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Primary Indexing in DBMS

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What is Primary Indexing?

Primary indexing is a type of indexing used in databases to improve the speed of accessing data by creating an index based on the primary key of a table. A primary key is a unique identifier for each record in the table, and the primary index is organized in ascending or descending order based on the primary key value.

How Does Primary Indexing Work?

To explain the Primary Indexing in a short and crisp language, Primary indexing is Applied on tables with data that is sorted according to Primary Key (PK).
Let us understand how it works though.

primary

As seen above, the Data is stored as blocks in the main memory as denoted by the thick border box enclosing 4 records inside it in the Main Memory. When the data in table is sorted with respect to its Primary Keys (PK) we can use Primary indexing to access it faster.

In the above example, if we need to find 14 we would need an access to 4 blocks of memory in linear search. This can be reduced using primary indexing where we find the number just smaller than target in the primary index table (here 13) using binary search and only bring that block from memory, now we can use binary search on this block or use linear search based on whichever is preferable. In this case the number of block access or Cost is 2 = 1 for index table (not allways 1, equal to logn(no. of blocks in Primary indexing file) + 1 for bringing block with record 14 from the memory)

(Note: size of Main file record and PI file are different so we cannot directly say that there will be 4 records per block in Indexing table)

But this is how it works in theory, what about Database implementation though?
To understand how primary indexing works, let's use an example of a database table called "Customers." This table contains information about customers, including their ID, name, email, and phone number.

Lets understand this through an example:

ID Name Email Phone
1 John john@example.com (555) 555-1234
2 Mary mary@example.com (555) 555-5678
3 Tom tom@example.com (555) 555-9012
4 Sarah sarah@example.com (555) 555-3456
5 Robert robert@example.com (555) 555-7890
6 Lisa lisa@example.com (555) 555-2345
7 Mark mark@example.com (555) 555-6789
8 Emily emily@example.com (555) 555-0123
9 Jack jack@example.com (555) 555-4567
10 Alice alice@example.com (555) 555-8901

In this example, the primary key is the "ID" column. To create a primary index for this table, the database will create an index structure that stores the values of the ID column in sorted order, along with pointers to the corresponding rows in the table.

Here's what the primary index might look like in a simple table:

ID Row Pointer
1 100
2 200
3 300
4 400
5 500
6 600
7 700
8 800
9 900
10 1000

In this example, the "Row Pointer" column contains the physical addresses of the rows in the table that correspond to each ID value. The database can use this index to quickly find the row that corresponds to a particular ID value, without having to scan the entire table.

For example, if we wanted to find the row for the customer with ID=5, the database could simply look up the value "5" in the primary index and find the corresponding row pointer "500". It could then use this pointer to retrieve the row from the table at the physical address "500".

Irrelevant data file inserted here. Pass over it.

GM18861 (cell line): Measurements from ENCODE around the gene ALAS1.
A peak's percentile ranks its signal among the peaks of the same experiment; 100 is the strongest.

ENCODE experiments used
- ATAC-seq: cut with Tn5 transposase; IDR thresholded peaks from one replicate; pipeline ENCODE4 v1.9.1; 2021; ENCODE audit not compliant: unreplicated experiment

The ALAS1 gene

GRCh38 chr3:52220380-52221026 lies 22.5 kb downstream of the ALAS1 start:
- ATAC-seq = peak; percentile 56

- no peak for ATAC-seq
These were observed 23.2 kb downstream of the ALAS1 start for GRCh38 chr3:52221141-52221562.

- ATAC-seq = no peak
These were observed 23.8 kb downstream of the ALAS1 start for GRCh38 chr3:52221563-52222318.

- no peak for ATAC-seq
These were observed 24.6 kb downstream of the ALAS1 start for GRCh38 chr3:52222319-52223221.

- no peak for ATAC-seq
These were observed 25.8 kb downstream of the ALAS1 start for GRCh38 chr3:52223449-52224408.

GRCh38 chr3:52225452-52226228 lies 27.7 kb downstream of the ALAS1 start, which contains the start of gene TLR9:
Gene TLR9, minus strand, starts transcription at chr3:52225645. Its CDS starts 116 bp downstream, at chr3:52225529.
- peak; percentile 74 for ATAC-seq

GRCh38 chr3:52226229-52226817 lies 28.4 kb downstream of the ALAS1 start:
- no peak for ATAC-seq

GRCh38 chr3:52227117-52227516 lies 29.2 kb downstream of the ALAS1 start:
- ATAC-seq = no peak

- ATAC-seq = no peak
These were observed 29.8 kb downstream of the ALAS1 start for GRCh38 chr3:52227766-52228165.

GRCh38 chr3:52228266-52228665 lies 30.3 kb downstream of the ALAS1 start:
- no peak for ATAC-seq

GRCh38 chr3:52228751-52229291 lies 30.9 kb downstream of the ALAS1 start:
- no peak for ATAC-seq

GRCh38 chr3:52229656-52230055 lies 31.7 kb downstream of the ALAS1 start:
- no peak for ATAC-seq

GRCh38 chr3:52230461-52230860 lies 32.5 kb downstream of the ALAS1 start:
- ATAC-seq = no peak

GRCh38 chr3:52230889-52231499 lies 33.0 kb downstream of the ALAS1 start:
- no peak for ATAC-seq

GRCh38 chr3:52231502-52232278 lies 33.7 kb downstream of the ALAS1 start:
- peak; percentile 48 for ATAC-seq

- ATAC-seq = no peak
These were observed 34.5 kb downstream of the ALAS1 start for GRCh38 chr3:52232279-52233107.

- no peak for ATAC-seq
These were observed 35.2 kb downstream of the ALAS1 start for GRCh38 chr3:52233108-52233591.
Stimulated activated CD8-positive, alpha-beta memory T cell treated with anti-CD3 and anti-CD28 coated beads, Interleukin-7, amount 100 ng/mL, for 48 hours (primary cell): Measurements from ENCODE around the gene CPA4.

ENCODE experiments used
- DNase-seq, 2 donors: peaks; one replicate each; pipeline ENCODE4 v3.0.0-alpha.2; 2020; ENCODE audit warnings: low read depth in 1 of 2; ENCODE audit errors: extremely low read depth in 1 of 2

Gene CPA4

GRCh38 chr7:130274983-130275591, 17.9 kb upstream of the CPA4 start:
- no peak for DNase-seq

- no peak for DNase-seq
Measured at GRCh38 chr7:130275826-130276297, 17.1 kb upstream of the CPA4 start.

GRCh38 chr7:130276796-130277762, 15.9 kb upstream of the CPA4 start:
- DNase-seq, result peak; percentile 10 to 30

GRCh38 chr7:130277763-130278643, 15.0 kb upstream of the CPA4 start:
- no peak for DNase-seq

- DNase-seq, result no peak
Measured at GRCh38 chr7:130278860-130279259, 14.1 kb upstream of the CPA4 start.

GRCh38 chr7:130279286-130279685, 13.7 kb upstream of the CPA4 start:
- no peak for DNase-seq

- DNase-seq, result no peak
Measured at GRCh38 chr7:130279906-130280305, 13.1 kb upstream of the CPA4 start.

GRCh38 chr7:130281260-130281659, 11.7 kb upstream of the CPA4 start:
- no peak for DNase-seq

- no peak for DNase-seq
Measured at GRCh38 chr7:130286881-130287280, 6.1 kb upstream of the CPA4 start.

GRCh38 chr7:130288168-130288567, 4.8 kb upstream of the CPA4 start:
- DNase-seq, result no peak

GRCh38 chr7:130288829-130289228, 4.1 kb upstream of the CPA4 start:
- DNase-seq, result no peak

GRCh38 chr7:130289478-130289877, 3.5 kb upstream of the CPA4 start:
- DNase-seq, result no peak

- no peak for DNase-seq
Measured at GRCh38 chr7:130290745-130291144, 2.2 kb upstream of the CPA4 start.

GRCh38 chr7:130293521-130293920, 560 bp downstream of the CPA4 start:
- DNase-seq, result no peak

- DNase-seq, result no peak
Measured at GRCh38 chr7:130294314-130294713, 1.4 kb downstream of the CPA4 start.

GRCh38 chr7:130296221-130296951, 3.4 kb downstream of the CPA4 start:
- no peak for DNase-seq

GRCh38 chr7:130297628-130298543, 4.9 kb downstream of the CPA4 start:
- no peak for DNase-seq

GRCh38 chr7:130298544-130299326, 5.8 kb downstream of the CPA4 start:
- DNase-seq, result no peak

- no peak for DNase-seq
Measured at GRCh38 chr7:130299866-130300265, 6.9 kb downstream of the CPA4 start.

Advantages of Employing Primary Indexing?

Primary indexing provides several advantages for databases:

  1. Faster access to data: With a primary index, the database can quickly locate the physical address of a row in the table based on its primary key value, without having to scan the entire table.

  2. Efficient use of disk space: Because the primary index only contains the primary key values and row pointers, it takes up much less disk space than the entire table.

  3. Improved performance for join operations: When joining two tables on their primary keys, the database can use the primary index to quickly match up rows from the two tables without having to scan either table in full. This can greatly improve the speed of join operations.

  4. Faster sorting: If a query requires sorting the data based on the primary key, the database can use the primary index to quickly sort the data in the correct order, rather than having to perform a slow sort operation on the entire table.

  5. Efficient use of memory: When performing queries that only require a subset of the data, the database can use the primary index to quickly locate the relevant rows and retrieve only those rows from memory. This can greatly reduce the amount of memory required for each query.

Overall, primary indexing is an essential technique for optimizing the performance of database queries, especially in large tables where scanning the entire table can be slow and inefficient. By organizing the data based on the primary key, the database can quickly locate the rows that are needed for each query, resulting in faster and more efficient data access.

Thank you for reading this far, Let's test your knowlege using a question:

Question

Primary Index is made using ____ file with respect to ____ ?
A. Sorted, Foreign Key
B. Unsorted, Primary Key
C. Sorted, Primary Key
D. Unsorted, Foreign Key

Answer: C
Reason: Primary Index is built on a file that is sorted with respect to the unique or Primary.

With this article at OpenGenus, you must have the complete idea of Primary indexing.

Shreyas Sukhadeve

Shreyas Sukhadeve

Machine Learning Engineer || Data Scientist || Data Analyst || Web Developer Student at IIT Bhubaneswar, India

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